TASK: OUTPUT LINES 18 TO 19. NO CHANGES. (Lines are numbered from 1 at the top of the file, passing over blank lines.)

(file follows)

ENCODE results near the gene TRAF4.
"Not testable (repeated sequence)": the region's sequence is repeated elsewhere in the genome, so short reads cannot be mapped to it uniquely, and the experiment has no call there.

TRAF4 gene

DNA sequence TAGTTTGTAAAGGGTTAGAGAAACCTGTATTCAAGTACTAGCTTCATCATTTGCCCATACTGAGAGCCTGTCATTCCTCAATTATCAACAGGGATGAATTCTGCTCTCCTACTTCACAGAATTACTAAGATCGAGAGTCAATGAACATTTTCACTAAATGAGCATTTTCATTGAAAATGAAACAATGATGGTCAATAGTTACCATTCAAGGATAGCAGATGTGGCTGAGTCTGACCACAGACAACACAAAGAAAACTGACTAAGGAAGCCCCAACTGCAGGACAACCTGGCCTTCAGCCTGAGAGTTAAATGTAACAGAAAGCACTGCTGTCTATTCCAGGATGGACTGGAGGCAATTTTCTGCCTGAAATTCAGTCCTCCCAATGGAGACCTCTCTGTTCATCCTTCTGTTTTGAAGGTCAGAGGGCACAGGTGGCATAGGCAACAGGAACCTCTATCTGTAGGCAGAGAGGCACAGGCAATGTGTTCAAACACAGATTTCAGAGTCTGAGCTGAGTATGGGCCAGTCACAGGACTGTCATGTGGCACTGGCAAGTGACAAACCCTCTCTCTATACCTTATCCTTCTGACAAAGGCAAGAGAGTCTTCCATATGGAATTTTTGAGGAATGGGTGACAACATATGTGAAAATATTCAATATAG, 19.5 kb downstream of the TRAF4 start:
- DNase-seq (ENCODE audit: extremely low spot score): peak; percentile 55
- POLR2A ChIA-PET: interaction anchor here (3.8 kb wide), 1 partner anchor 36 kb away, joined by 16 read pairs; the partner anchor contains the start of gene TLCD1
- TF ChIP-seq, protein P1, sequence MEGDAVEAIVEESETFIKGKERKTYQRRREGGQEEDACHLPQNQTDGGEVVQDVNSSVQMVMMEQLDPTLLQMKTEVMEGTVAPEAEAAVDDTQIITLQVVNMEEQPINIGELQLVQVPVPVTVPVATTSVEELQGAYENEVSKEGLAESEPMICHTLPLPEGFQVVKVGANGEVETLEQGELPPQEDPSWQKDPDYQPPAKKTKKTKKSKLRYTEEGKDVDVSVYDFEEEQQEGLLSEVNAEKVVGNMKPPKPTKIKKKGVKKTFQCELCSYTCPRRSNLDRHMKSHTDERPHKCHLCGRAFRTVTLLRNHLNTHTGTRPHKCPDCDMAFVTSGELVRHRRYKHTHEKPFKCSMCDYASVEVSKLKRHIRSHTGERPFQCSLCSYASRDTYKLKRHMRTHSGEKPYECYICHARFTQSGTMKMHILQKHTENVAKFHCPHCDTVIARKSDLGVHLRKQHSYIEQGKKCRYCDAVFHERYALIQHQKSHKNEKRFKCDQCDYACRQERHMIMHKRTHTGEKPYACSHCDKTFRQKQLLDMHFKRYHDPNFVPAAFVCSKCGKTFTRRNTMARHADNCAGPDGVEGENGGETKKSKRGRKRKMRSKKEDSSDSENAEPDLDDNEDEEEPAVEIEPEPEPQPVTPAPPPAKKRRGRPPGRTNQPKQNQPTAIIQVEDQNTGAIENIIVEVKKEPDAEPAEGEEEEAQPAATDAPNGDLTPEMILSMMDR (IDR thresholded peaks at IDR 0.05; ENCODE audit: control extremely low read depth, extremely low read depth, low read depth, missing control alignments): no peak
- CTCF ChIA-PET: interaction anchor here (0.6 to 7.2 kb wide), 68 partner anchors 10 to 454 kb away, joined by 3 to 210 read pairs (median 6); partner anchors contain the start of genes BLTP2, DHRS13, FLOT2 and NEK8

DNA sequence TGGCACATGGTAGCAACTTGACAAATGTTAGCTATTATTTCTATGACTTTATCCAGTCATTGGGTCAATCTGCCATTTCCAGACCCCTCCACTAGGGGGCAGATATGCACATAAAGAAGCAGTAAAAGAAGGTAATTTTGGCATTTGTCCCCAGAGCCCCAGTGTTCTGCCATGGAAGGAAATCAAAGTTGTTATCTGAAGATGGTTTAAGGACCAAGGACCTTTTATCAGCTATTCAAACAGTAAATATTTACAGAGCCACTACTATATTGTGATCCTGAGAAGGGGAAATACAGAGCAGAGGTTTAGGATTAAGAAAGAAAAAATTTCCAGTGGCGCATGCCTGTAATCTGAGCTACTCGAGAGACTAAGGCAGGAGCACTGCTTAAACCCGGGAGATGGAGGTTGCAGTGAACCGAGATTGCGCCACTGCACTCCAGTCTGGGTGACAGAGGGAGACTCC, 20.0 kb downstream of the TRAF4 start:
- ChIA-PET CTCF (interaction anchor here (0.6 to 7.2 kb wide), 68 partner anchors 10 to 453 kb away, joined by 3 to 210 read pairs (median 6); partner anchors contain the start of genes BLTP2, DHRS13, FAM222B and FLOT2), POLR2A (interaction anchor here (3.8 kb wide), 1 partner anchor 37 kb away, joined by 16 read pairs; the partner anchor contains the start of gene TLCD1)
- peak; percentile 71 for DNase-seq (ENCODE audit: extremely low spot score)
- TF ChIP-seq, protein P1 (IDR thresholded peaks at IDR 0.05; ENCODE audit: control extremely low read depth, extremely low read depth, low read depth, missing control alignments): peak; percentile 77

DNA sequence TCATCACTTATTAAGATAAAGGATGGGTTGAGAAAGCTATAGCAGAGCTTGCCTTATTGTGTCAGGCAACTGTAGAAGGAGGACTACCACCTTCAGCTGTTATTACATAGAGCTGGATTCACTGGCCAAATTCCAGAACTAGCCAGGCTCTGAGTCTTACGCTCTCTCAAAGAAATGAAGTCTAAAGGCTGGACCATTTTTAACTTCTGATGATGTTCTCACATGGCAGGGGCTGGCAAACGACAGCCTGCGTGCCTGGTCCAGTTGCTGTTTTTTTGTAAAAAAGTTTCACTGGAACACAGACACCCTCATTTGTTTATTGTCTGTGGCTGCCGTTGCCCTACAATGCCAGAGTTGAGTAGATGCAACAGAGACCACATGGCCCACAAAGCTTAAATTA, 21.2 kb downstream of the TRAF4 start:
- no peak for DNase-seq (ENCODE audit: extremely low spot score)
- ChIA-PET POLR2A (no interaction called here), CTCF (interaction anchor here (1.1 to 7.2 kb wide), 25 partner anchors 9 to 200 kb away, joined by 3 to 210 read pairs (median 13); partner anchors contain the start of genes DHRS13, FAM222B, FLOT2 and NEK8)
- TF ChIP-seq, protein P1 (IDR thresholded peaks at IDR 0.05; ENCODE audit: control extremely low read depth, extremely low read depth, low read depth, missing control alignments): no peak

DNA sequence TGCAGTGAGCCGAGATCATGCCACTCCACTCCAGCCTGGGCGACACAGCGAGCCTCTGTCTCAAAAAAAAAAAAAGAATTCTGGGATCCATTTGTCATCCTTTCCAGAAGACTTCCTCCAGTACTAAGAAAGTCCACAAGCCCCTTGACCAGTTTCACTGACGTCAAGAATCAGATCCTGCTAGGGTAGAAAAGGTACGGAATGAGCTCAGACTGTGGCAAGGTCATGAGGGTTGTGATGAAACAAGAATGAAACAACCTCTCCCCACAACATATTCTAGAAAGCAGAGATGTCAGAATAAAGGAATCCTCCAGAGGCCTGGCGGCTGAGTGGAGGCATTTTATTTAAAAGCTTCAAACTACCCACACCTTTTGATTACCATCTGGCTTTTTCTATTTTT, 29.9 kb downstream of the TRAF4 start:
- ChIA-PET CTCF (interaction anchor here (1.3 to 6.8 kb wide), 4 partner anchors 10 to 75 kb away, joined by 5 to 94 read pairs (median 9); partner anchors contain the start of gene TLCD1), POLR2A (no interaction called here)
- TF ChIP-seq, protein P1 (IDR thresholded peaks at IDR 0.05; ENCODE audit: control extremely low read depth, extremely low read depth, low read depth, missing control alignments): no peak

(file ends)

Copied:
- ChIA-PET CTCF (interaction anchor here (1.3 to 6.8 kb wide), 4 partner anchors 10 to 75 kb away, joined by 5 to 94 read pairs (median 9); partner anchors contain the start of gene TLCD1), POLR2A (no interaction called here)
- TF ChIP-seq, protein P1 (IDR thresholded peaks at IDR 0.05; ENCODE audit: control extremely low read depth, extremely low read depth, low read depth, missing control alignments): no peak